It’s a daunting task. On his first visit to the prison he is illegally strip searched by a leering guard on his way in. Worse, the community sees him as someone who wants to put convicted killers back on the street. He deals with death threats, witness intimidation and racism but the biggest hurdle comes down to one cold, hard fact. “You know how many people been freed from Alabama death row?” asks Johnny D. “None.”
Working against the odds Stevenson begins a campaign to expose the corruption that landed his innocent client in jail. “Whatever you did your life is still meaningful,” he says, “and I’m going to do everything I can to stop them from taking it.”
“Just Mercy” does a good job in setting up the obstacles Stevenson encounters on his search for the truth. The film could be criticized for director Destin Daniel Cretton’s traditional, linear approach but the entrenched racism and systemic resistance to change Stevenson deals with are undeniably powerful indictments of a legal system that favors the establishment over everyone else.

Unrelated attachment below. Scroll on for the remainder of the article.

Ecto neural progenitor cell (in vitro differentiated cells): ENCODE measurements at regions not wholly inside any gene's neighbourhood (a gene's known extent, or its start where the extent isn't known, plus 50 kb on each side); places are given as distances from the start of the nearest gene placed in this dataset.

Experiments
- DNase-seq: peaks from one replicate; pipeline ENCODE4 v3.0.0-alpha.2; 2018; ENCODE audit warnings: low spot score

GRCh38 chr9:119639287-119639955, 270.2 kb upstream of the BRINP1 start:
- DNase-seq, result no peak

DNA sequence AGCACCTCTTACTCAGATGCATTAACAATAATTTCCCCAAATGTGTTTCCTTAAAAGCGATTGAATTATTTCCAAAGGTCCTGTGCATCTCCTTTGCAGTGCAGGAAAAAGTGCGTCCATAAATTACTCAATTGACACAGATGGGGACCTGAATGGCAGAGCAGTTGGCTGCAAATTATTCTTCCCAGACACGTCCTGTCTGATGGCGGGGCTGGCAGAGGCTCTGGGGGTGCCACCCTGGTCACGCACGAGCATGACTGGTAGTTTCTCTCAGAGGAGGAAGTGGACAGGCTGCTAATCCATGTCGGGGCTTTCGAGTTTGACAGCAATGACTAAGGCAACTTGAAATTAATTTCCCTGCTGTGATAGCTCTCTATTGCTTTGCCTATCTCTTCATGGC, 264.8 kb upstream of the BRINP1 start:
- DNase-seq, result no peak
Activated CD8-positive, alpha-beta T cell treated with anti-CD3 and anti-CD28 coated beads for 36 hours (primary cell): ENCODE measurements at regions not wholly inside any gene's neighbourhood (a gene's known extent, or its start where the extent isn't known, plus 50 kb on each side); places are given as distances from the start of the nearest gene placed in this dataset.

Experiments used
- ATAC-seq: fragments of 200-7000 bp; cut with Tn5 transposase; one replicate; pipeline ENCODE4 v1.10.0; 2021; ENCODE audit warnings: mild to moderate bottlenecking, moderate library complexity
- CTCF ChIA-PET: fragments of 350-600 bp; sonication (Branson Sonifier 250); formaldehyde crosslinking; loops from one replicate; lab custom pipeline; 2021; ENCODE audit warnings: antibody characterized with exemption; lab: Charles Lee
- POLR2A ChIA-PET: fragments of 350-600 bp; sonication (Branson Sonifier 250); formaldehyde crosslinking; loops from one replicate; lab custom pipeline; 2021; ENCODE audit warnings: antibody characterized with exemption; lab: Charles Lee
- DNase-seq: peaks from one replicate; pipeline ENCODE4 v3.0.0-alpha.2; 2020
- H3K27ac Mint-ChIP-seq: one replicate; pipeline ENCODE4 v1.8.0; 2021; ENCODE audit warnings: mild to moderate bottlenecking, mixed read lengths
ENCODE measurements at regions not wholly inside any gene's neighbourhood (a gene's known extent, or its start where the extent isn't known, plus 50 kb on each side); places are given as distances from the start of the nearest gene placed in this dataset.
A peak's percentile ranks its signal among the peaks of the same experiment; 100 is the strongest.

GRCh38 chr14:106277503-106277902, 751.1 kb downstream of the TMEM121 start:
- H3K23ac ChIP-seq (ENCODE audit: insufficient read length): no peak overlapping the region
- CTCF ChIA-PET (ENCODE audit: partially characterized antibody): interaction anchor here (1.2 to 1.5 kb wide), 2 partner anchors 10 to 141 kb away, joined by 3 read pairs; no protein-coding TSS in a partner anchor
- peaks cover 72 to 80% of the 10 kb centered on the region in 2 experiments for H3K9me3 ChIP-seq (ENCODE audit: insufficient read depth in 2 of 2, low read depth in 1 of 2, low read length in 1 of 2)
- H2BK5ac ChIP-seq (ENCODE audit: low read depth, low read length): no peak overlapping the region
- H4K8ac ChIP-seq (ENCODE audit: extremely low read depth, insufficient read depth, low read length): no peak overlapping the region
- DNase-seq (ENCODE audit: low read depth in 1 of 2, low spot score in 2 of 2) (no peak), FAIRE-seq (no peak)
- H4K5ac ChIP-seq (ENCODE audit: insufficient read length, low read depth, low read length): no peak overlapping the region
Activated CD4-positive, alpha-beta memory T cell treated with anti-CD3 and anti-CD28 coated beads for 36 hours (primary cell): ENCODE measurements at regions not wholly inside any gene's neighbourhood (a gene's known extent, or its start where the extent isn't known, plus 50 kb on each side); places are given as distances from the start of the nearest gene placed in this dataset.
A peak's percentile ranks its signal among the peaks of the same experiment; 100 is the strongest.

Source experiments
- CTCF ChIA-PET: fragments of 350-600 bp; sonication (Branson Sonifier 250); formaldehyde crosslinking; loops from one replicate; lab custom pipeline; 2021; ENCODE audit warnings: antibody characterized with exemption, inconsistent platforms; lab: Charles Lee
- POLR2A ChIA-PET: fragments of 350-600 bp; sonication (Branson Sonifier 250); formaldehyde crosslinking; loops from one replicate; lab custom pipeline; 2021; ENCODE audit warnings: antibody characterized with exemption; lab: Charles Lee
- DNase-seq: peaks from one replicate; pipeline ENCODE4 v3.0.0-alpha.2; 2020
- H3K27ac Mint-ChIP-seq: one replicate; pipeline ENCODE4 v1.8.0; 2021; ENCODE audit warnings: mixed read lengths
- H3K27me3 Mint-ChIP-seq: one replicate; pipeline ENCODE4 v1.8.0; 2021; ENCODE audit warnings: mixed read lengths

Bringing the tale of injustice to life are formidable but understated performances from the core cast. Jordan and Foxx keep the theatrics to a minimum. As Stevenson, Jordan is all business, driven by personal passion but bound by his professional attitude. Foxx is stoic, a man who has lost all hope. When his case takes a turn the change in his body language is a subtle reminder that his attitude has shifted.
Equally as strong are the supporting players. As death row inmate Herbert Richardson, Rob Morgan brings vulnerability to the kind of character who is so often portrayed as a one-dimensional stereotype.
The film’s showiest performance comes from Tim Blake Nelson as a man tormented by his role in Johnny D’s wrongful conviction. His face contorted and scarred he gives the character an arc within his relatively short time on screen.